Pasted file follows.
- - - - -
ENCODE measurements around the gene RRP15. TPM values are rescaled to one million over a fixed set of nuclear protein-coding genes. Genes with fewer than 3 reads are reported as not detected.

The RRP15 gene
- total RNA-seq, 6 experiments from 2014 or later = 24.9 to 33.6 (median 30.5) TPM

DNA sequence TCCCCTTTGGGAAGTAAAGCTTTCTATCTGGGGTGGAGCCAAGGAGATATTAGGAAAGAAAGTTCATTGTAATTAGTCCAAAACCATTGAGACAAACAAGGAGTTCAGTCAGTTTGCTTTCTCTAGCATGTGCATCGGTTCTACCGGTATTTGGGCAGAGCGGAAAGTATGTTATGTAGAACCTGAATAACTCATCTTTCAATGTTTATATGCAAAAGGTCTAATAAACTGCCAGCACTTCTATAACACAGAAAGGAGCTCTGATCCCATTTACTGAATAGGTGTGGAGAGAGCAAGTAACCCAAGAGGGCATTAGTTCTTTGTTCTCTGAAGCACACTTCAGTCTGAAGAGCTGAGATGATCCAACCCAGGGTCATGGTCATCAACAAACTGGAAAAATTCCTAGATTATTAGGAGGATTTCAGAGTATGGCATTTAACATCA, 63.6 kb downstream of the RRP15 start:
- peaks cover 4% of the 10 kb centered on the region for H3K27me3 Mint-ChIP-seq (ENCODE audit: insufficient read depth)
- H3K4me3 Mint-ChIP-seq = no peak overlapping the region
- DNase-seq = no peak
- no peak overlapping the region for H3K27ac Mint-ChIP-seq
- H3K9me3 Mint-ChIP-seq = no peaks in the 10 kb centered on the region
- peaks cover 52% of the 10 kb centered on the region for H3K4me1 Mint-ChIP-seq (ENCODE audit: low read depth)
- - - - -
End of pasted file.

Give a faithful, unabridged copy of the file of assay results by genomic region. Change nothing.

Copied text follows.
ENCODE measurements around the gene RRP15. TPM values are rescaled to one million over a fixed set of nuclear protein-coding genes. Genes with fewer than 3 reads are reported as not detected.

The RRP15 gene
- total RNA-seq, 6 experiments from 2014 or later = 24.9 to 33.6 (median 30.5) TPM

DNA sequence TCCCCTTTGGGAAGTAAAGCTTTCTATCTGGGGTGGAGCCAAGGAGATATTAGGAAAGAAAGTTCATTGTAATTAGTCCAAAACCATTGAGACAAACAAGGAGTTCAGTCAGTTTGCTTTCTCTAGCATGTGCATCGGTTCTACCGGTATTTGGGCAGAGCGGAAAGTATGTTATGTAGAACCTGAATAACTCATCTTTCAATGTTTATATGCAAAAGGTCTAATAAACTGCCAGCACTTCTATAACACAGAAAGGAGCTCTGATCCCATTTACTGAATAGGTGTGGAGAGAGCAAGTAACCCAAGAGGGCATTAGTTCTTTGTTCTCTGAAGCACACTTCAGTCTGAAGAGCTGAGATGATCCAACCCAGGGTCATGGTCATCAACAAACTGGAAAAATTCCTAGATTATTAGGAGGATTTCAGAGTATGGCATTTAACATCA, 63.6 kb downstream of the RRP15 start:
- peaks cover 4% of the 10 kb centered on the region for H3K27me3 Mint-ChIP-seq (ENCODE audit: insufficient read depth)
- H3K4me3 Mint-ChIP-seq = no peak overlapping the region
- DNase-seq = no peak
- no peak overlapping the region for H3K27ac Mint-ChIP-seq
- H3K9me3 Mint-ChIP-seq = no peaks in the 10 kb centered on the region
- peaks cover 52% of the 10 kb centered on the region for H3K4me1 Mint-ChIP-seq (ENCODE audit: low read depth)